Massage Vs. Chiropractic
You're in pain. The last trip to the doctor was uneventful, and he or she sent you home with painkillers that didn't take care of the problem. You have a friend that swears that massage worked for her tough pains. Another friend claims that chiropractic worked wonders on his low back pain. Choosing between the two, you realize you don't really know much about massage or chiropractic. Isn't massage all about pampering and relaxation? Isn't chiropractic all about getting your back "cracked"? Why would you even want to try either treatment for your pain? Read on to find out.
Massage does serve several functions for the human body. It is the manipulation of superficial and deeper layers of muscle and connective tissue using various techniques, to enhance function, aid in the healing process, decrease muscle reflex activity, inhibit motor-neuron excitability, and promote relaxation and well-being. Sounds like a lot right? That's because it is. Massage isn't all about the pampering spa treatments you may have heard about. There is several modalities in massage designed to make you feel better such as neuromuscular, trigger point, reflexology, sports massage, and myofascial release to name a few.
When performing massage, some therapists will work specifically over trigger points, which everyone else refers to as "muscle knots". Trigger points are nodules in tight bands of muscle fiber. They can be quite painful where they are on the body or they can refer pain to other areas. For example, you can have pain and numbness in your wrist and hand from a trigger point in a muscle deep to your shoulder. Many massage therapists will work on these trigger points by static compression or short specific massage strokes to these areas that cause pain. Fun Fact: Did you know that 80% of pain in the body comes from these trigger points? That is why Massage can really make a difference in your pain recovery!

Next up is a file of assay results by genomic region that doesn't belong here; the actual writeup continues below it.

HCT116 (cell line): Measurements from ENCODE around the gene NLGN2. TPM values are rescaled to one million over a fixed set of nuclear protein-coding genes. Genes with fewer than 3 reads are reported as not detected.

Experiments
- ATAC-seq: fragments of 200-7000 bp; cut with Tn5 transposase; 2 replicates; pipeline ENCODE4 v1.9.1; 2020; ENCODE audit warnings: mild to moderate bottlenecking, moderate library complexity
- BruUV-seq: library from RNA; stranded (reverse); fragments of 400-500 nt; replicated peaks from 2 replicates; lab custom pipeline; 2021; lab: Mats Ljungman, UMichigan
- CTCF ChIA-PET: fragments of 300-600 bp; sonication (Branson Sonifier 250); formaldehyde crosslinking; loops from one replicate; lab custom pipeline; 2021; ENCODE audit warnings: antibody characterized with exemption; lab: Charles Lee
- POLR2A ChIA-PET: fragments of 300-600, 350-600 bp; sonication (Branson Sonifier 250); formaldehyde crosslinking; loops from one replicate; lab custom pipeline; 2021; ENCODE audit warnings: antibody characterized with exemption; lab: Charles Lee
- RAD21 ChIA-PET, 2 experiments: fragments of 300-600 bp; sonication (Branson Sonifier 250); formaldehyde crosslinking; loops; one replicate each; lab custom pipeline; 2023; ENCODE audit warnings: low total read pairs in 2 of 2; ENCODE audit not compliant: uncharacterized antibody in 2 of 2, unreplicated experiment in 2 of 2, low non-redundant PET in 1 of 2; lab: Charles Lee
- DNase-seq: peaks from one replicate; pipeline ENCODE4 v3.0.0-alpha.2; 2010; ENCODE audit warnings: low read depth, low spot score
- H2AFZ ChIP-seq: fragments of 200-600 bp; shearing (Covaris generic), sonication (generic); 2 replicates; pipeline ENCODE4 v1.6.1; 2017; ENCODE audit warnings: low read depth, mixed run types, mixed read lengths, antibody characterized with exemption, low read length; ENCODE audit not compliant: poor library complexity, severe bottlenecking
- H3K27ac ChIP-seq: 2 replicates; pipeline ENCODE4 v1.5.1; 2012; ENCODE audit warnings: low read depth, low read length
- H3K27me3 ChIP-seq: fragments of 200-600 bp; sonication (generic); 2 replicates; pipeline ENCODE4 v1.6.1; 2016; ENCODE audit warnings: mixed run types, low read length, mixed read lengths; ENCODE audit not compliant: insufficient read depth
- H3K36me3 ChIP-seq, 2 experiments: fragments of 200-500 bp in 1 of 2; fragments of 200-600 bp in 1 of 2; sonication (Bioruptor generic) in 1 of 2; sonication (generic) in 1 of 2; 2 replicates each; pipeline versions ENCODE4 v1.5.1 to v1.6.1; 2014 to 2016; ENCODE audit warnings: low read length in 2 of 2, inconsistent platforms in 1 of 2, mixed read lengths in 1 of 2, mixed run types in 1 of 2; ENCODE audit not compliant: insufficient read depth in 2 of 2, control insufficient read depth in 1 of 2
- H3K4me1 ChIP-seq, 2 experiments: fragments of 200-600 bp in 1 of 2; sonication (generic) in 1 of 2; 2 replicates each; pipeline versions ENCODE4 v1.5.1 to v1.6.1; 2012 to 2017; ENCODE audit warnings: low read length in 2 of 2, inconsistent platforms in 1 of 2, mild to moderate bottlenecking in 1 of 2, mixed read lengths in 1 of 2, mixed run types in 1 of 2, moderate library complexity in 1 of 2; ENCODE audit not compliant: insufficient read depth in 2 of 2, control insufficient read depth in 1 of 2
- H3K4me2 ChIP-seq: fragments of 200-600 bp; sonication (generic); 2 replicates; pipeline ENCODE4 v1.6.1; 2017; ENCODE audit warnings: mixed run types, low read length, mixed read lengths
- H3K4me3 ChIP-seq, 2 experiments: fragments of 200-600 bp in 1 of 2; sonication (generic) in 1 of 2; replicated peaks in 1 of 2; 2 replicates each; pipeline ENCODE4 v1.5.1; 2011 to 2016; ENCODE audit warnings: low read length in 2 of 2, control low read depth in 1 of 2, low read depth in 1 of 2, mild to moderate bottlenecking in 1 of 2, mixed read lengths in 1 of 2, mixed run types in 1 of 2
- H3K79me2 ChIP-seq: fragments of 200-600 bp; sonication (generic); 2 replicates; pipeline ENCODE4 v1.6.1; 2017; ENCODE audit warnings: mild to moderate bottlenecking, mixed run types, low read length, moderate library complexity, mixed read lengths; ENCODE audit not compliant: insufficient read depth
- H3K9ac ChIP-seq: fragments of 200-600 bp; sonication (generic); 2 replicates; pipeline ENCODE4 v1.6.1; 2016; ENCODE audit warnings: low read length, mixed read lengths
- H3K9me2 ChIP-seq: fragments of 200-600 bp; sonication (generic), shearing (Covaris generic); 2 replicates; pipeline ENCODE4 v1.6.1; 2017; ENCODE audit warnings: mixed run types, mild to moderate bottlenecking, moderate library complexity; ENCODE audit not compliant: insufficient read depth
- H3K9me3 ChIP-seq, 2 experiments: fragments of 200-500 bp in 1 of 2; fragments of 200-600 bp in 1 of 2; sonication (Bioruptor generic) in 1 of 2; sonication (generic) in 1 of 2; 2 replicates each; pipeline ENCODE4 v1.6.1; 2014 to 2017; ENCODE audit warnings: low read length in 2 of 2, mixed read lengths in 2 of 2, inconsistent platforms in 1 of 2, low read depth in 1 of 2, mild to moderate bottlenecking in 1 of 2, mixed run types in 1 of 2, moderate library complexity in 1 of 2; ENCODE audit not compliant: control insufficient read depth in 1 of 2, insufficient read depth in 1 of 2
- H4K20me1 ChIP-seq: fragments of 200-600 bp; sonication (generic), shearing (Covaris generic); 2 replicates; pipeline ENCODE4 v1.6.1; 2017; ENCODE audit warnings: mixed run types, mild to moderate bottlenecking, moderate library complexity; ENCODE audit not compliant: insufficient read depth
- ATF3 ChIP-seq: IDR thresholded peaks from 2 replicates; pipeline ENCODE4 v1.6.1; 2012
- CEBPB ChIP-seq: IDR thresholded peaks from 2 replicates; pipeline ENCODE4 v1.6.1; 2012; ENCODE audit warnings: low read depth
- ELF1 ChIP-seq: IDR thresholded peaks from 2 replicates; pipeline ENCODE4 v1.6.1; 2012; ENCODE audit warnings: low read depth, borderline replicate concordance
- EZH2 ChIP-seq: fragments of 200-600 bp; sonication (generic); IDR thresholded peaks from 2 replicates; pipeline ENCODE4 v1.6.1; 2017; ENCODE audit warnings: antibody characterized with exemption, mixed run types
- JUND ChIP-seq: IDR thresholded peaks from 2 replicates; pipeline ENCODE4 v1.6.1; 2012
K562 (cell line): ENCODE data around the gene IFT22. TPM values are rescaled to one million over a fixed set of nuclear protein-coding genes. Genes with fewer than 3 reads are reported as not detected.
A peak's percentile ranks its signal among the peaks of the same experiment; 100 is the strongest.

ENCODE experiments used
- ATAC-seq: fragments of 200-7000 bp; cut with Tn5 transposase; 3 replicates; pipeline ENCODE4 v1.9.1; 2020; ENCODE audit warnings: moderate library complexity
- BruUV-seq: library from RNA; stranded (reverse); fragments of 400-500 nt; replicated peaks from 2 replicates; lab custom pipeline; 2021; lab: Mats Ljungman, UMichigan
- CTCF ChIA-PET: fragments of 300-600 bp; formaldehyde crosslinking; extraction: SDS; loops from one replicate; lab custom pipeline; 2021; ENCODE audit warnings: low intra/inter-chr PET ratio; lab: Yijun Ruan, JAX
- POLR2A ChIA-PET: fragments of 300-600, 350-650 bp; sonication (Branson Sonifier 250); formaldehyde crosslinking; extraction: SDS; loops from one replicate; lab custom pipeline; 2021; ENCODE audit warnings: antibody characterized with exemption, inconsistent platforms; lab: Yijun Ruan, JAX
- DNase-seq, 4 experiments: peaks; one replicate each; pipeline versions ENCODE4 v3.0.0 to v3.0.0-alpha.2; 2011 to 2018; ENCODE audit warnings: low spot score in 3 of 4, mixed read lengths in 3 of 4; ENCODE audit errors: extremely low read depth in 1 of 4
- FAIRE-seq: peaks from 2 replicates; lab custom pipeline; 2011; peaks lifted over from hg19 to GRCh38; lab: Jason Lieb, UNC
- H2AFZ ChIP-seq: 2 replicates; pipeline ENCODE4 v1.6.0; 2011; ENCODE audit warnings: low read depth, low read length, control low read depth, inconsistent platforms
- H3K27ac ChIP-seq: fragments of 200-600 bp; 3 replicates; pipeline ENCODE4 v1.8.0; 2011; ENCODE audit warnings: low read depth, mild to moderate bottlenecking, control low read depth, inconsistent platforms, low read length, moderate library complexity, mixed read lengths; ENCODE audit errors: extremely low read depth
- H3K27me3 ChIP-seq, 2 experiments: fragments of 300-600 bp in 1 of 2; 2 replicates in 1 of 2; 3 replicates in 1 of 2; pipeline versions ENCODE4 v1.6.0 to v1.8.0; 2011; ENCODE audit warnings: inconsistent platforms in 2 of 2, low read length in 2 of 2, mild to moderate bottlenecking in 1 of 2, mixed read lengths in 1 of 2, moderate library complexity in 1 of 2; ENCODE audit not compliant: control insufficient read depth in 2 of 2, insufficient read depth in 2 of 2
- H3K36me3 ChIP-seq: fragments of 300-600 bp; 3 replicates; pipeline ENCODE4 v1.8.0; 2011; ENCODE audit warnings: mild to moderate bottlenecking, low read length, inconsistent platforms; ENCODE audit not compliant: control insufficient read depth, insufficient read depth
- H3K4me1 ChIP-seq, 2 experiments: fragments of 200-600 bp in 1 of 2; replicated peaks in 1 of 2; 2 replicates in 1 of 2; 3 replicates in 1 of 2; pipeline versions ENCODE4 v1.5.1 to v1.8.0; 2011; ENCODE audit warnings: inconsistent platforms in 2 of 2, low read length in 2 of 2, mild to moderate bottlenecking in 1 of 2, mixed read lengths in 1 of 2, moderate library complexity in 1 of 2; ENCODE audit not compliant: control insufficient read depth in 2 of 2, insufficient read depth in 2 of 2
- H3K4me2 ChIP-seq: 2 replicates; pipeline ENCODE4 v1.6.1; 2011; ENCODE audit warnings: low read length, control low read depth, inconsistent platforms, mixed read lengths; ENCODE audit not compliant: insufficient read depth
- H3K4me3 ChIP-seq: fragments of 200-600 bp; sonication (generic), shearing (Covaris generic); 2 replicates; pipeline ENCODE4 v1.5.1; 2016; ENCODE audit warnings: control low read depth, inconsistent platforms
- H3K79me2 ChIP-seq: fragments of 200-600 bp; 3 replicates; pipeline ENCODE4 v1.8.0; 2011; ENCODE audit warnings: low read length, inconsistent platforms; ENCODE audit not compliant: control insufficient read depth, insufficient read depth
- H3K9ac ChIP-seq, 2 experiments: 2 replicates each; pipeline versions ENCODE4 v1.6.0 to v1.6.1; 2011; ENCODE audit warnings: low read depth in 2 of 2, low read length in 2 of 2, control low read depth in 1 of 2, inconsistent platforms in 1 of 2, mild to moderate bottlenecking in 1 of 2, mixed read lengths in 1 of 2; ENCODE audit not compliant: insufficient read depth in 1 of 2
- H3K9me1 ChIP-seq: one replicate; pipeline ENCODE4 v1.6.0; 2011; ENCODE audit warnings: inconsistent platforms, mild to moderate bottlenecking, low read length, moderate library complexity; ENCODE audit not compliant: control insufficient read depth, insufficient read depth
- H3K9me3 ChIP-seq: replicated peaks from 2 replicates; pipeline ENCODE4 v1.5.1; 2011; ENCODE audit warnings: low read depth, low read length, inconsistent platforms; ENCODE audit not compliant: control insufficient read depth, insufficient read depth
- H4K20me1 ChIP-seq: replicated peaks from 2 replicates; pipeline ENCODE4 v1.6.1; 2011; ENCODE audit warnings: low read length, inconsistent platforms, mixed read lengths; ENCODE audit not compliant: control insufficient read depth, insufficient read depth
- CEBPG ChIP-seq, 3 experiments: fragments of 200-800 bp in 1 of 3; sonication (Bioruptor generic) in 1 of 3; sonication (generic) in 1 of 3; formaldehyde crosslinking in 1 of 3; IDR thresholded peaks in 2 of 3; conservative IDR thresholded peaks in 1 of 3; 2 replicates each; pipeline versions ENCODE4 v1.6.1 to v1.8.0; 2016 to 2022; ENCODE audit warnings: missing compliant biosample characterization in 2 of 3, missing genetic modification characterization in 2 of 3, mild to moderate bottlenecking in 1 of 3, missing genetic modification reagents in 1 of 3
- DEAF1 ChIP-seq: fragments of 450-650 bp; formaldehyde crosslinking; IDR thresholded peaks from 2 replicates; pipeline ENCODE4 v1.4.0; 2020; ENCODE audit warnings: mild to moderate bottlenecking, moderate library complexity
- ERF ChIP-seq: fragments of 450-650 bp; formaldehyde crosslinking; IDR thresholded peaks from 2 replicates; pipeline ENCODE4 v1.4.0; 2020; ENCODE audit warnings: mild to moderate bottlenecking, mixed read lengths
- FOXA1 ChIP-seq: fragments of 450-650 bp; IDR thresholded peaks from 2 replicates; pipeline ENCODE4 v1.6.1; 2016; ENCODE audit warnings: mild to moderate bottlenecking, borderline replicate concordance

While massage therapists strictly deal with soft tissue manipulation (we like our muscles), chiropractors work more with structure and bone alignment. To be more specific, it is a health care profession that focuses on disorders of the musculoskeletal system and the nervous system, and the effects of these disorders on general health. Chiropractic care is used most often to treat neuromusculoskeletal complaints, including but not limited to back pain, neck pain, pain in the joints of the arms or legs, and headaches.
Chiropractors will use several different treatments to make you feel better. There is the traditional adjustment where a chiropractor will adjust the spine in certain areas to reduce harmful curves causing you your pain. The purpose of adjustment is to restore joint mobility by manually applying a controlled force into joints that have become restricted in their movement as a result of a tissue injury. Tissue injury can be caused by a single traumatic event, such as improper lifting of a heavy object, or through repetitive stresses, such as sitting in an awkward position with poor spinal posture for an extended period of time (like most people at desk jobs). Chiropractors will use other treatments such as spinal decompression, nerve stimulation, hot/cold therapies, and traction.
Reading this, you're probably still debating what might be the best treatment to try. The answer is to try both! Everyone is unique and will respond to certain treatments differently. Some people will feel better with massage more than chiropractic and vice-versa. Most will achieve the best results by combining massage with their chiropractic adjustments. Why do these two treatments work so well together? Massage will loosen up very tight muscle, which will make it easier for the chiropractor to get the best adjustment possible.
Before trying either treatment for pain, you must ask yourself; "How committed am I to feeling better?" Trying Massage or chiropractic will not be a quick fix to whatever pains you may have. Healing and restoring your body takes time and cannot be resolved overnight. For acute pain, massage therapists generally recommend 1-2 visits per week and chiropractors will recommend 2-3 visits per week. For maintenance (once you're feeling better) massage therapists & chiropractors will recommend 1-2 visits a month.
In many states, Insurance will not reimburse for massage therapy because it is still seen as being part of the service industry. However there is a push in several states for massage therapists to be able to bill insurance. For now, ask your potential therapist whether they take insurance or not. Many chiropractors can take insurance, and will bill insurance for massage therapy conducted in their office. Again, ask what can be covered with your insurance.
Knowing all this, are you prepared to try either treatment? Remember the path to feeling better begins with you. Massage and chiropractic are there to help you along the way to your healing.
Have questions regarding massage or chiropractic? Ask away in the comments below!